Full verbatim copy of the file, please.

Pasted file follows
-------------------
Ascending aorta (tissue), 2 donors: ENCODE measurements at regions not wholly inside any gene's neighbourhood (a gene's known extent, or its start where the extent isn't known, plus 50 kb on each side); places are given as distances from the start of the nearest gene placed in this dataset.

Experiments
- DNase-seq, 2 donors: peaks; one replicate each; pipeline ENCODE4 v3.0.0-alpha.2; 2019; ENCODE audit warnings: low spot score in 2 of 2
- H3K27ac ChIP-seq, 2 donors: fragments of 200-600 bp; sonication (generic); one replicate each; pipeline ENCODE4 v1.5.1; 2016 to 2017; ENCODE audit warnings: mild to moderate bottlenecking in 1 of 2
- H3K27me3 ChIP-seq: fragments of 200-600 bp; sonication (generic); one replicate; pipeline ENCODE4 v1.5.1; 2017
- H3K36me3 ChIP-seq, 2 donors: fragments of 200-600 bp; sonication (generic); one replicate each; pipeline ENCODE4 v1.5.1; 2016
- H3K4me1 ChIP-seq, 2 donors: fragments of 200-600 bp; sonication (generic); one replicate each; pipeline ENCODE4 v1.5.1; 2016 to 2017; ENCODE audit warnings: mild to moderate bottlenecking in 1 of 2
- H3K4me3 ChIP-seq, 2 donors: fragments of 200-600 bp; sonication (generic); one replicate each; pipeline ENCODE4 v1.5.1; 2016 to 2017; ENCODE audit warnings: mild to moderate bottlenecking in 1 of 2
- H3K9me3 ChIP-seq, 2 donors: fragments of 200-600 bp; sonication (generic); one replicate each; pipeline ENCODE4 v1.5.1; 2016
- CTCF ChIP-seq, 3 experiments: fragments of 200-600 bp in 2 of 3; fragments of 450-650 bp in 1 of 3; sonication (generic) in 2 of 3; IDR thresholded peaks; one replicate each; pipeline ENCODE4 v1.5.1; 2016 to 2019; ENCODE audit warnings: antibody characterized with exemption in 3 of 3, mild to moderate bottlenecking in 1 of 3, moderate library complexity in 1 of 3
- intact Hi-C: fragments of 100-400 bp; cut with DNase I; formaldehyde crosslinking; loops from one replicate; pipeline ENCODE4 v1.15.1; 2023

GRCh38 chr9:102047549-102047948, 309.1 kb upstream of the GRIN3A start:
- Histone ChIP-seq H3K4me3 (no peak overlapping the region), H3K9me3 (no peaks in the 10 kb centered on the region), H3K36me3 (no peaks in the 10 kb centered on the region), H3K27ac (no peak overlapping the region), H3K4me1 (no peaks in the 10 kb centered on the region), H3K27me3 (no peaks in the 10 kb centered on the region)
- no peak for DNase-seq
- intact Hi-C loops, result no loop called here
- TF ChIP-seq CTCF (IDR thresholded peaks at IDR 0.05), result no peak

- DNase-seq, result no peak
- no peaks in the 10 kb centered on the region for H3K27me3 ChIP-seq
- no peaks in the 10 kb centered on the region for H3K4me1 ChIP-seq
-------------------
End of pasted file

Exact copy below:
Ascending aorta (tissue), 2 donors: ENCODE measurements at regions not wholly inside any gene's neighbourhood (a gene's known extent, or its start where the extent isn't known, plus 50 kb on each side); places are given as distances from the start of the nearest gene placed in this dataset.

Experiments
- DNase-seq, 2 donors: peaks; one replicate each; pipeline ENCODE4 v3.0.0-alpha.2; 2019; ENCODE audit warnings: low spot score in 2 of 2
- H3K27ac ChIP-seq, 2 donors: fragments of 200-600 bp; sonication (generic); one replicate each; pipeline ENCODE4 v1.5.1; 2016 to 2017; ENCODE audit warnings: mild to moderate bottlenecking in 1 of 2
- H3K27me3 ChIP-seq: fragments of 200-600 bp; sonication (generic); one replicate; pipeline ENCODE4 v1.5.1; 2017
- H3K36me3 ChIP-seq, 2 donors: fragments of 200-600 bp; sonication (generic); one replicate each; pipeline ENCODE4 v1.5.1; 2016
- H3K4me1 ChIP-seq, 2 donors: fragments of 200-600 bp; sonication (generic); one replicate each; pipeline ENCODE4 v1.5.1; 2016 to 2017; ENCODE audit warnings: mild to moderate bottlenecking in 1 of 2
- H3K4me3 ChIP-seq, 2 donors: fragments of 200-600 bp; sonication (generic); one replicate each; pipeline ENCODE4 v1.5.1; 2016 to 2017; ENCODE audit warnings: mild to moderate bottlenecking in 1 of 2
- H3K9me3 ChIP-seq, 2 donors: fragments of 200-600 bp; sonication (generic); one replicate each; pipeline ENCODE4 v1.5.1; 2016
- CTCF ChIP-seq, 3 experiments: fragments of 200-600 bp in 2 of 3; fragments of 450-650 bp in 1 of 3; sonication (generic) in 2 of 3; IDR thresholded peaks; one replicate each; pipeline ENCODE4 v1.5.1; 2016 to 2019; ENCODE audit warnings: antibody characterized with exemption in 3 of 3, mild to moderate bottlenecking in 1 of 3, moderate library complexity in 1 of 3
- intact Hi-C: fragments of 100-400 bp; cut with DNase I; formaldehyde crosslinking; loops from one replicate; pipeline ENCODE4 v1.15.1; 2023

GRCh38 chr9:102047549-102047948, 309.1 kb upstream of the GRIN3A start:
- Histone ChIP-seq H3K4me3 (no peak overlapping the region), H3K9me3 (no peaks in the 10 kb centered on the region), H3K36me3 (no peaks in the 10 kb centered on the region), H3K27ac (no peak overlapping the region), H3K4me1 (no peaks in the 10 kb centered on the region), H3K27me3 (no peaks in the 10 kb centered on the region)
- no peak for DNase-seq
- intact Hi-C loops, result no loop called here
- TF ChIP-seq CTCF (IDR thresholded peaks at IDR 0.05), result no peak

- DNase-seq, result no peak
- no peaks in the 10 kb centered on the region for H3K27me3 ChIP-seq
- no peaks in the 10 kb centered on the region for H3K4me1 ChIP-seq